It's Psychedelic Baby Magazine

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Finding a tiny piece of gold in all that daily trash

An interview in English about a record in Flemish? An album about horses. With two dicks on the cover, and horses. Why not, of course.

Why a concept LP about horses?

Since the beginning of the Blaastaal emmisions on Radio Centraal in 2007 Mik Prims, who was my blaascollegue until 2015, and I made a lot of jokes about horses. Our first jingle was '106.7 gram van 't paardje', which refers to the fact that in Antwerp exists the habit of eating horse meat and the frequency of Radio Centraal.
Years later now I share the little gallery 'Troebel Neyntje' with Idris Sevenans on the Paardenmarkt in Antwerp. It seemed funny to do a concept album about The Horse Market. So I went through the Blaastaal archives to scan everything with horses and made a new collage out of that.

Was the cover your idea? 

I had 0% involvement in the artwork. 

Blaastaal was a duo until last year. Why did Mik Prins leave? 

After 10 years the formula of working together in the radio studio got worn out. It felt to me that Mik did not have the same urge to create than I had. It frustrated me in the end and we decided that I should go on alone. Fortunately without hard feelings, we 're still good friends.

You presented Blaastaal live and on record, but it's a radio show in the first place. Why did you decide to make Blaastaal as a radio show? 

Blaastaal started out with the CDr 'Ik Dank U Voor Uw Luistergenot' in 2005. A compilation of old tape recordings my nephew Pieter Hemerijck made in the early 1980's of the Antwerp local station Radio Zuiderlicht. All my live I had been playing with tapes and recordings and now I was learning to work with a computer to make edits. I laughed my ass off making it although it was a hell of a job going through all this old tapes and searching for that 1% of usable stuff. The CDr got some good reactions and Dennis Tyfus convinced me to do a radio show. I hardly knew how a radio mix deck worked so I asked my old pal Mik to join, with whom I exchanged a lot of radio edits, music and abstract jams over the years. We mostly made the intro's of the show together. We prepared a lot separately and we edited our own small language-collages. We brought these collages to the radio studio to surprise each other. We mixed these things live on the spot with all kinds of sounds and weird music. Sometimes it was chaos, sometimes something wonderful came to live. It's a lot of turntables, CD players, tapes, toy instruments etc working at the same time, with a lot of coincidence and improvisation.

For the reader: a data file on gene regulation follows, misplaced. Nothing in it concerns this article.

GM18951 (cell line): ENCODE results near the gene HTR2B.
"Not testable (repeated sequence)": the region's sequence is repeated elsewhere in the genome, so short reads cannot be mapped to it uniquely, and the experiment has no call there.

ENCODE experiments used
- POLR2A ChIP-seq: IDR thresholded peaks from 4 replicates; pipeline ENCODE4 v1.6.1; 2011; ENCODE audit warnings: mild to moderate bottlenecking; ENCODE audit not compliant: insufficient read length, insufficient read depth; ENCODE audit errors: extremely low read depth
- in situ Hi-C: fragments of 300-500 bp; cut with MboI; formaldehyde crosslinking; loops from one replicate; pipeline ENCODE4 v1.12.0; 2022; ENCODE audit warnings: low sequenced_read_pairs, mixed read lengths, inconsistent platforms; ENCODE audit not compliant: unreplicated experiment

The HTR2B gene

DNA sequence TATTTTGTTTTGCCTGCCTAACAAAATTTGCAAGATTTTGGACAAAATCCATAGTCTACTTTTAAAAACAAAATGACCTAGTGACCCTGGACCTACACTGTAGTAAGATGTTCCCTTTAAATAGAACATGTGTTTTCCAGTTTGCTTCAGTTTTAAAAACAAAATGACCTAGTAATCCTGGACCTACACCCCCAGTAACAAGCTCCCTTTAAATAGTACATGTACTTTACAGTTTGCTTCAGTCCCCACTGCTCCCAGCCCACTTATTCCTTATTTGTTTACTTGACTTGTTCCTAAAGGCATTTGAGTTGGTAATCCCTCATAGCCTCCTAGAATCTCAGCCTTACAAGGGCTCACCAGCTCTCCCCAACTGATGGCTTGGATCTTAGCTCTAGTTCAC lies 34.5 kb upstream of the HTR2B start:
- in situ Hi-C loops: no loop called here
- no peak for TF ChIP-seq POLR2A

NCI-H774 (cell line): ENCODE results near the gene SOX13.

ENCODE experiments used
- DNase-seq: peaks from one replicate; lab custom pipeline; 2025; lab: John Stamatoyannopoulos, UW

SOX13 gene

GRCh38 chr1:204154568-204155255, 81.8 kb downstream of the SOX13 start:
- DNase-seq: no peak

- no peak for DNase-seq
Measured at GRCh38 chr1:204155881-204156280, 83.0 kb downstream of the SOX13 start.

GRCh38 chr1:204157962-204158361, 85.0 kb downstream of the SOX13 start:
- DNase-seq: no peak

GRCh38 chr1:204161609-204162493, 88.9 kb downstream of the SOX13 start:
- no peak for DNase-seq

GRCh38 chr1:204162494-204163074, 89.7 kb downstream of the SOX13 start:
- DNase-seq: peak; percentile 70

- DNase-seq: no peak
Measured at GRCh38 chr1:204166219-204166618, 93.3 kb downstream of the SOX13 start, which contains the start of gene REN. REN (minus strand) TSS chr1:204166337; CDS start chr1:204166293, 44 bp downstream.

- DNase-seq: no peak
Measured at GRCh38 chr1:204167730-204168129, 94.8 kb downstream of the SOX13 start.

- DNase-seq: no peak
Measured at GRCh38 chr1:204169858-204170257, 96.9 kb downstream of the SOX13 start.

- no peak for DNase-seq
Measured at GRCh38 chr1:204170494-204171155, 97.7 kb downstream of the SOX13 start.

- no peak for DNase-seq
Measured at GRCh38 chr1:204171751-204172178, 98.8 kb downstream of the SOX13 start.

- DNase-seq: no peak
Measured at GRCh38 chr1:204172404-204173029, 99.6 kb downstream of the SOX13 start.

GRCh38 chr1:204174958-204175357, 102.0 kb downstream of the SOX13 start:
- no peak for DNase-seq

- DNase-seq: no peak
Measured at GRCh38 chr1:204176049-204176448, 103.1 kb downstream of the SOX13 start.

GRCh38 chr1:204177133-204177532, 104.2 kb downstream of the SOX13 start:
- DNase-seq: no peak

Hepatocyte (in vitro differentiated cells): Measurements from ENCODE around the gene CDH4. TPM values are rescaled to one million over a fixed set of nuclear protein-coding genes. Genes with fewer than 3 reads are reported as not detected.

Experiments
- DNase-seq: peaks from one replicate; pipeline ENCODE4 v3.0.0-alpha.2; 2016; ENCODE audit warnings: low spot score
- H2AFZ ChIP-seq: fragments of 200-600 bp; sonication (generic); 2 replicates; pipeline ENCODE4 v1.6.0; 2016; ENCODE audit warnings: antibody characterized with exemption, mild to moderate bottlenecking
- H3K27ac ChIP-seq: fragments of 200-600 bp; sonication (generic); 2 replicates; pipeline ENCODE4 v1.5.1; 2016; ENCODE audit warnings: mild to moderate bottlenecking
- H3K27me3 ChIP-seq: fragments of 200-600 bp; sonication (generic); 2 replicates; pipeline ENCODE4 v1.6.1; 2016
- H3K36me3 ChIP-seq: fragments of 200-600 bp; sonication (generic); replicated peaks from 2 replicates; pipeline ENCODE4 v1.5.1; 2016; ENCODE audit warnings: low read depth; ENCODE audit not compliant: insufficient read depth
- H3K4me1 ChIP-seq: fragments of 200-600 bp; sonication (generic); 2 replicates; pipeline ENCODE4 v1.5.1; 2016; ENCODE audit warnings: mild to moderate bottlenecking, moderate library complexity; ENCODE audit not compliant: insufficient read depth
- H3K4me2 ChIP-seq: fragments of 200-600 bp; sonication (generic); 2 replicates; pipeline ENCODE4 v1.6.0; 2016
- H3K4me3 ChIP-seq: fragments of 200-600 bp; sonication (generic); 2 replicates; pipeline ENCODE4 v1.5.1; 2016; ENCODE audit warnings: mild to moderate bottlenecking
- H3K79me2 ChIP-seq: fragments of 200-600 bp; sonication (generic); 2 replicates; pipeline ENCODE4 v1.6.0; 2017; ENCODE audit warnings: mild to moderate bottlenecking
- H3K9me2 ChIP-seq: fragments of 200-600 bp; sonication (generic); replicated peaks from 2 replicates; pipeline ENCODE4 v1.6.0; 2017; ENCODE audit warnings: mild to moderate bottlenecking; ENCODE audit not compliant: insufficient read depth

Why do you mainly use voice samples in Dutch? 

There's a whole treasure of random bullshit to build pieces with, to turn everyday media banality like traffic information, weather forecast into surrealist poetry. It doesn't have to be Dutch but it just turns out that way. Be glad I want to do this interview in English... 

Where do you get the recordings you use? The library? Lp's at flea markets? The internet? 

Everywhere, indeed flea markets, internet etc. I hate listening to the radio but I record it often while I'm not home. When I get back I have some hours of random radio shit to shift out to search for stupid language. I must be crazy, it's in fact too much work but the laughter is so good when you find a tiny piece of gold in all that daily trash. There's also some record stores in Antwerp that keep all the language courses apart for me. Local TV stations like ATV are also a source of great idiocy. Friends sometimes share a link to me when they find some Blaastaal worthy stuff somewhere.

Does it take a lot of time to make Blaastaal?

Sometimes it's really a lot of work. I don't always have the time so some shows are more improvised on the spot. Or sometimes I re-use parts in different combinations. Sometimes I edit very quick, other times I'm really busy for hours to get a few seconds right. For the 'Paardenmarkt' LP I had some finished pieces from the radio shows but I wanted to get it right of course. So I worked quite a bit on it. For years I wanted to have a vinyl release out. Finally the first one is here. But I would like to bring out a lot more. The archives are getting huge...

The recordings you use are often everyday recordings, but because you put them in the context of an audio collage, it becomes surreal, absurd, funny. Do you think that, by changing the context, you change the meaning? 

Yes. I want to strip the language of it's 'meaning' to make it abstract and absurd. I want to create a new 'meaning'. Approximately 89,7% of language is completely stupid. Even most of the things I say in this interview. But I have to I guess. In English even...

Making the everyday, the ordinary, the mondain into art is a fluxus, dada and non-art kind of idea. Is that your background, your inspiration? 

Yes. And also the fact that I'm rather deaf. If I don't comprehend what people say I immediately make my own interpretation with the sounds I hear.
I also listened a lot to early Residents, Stockhausen And Walkman, People Like Us, Wevie Stonder, Ton Lebbink, Jaap Blonk, John S Hall, Kamagurka's music... people who turn language inside out.

When you started out with Blaastaal ten years ago, it was the only radio show made this way. Now there are several people doing these kind of stuff: Gerard Herman, Joris De Rycke, Bert Huyghe, De Occasio's,... Do you see these people as your students? 

That's a compliment. Maybe. I don't know. Partly true but I think it's in the air anyway. We all copy and paste.

- Joeri Bruyninckx
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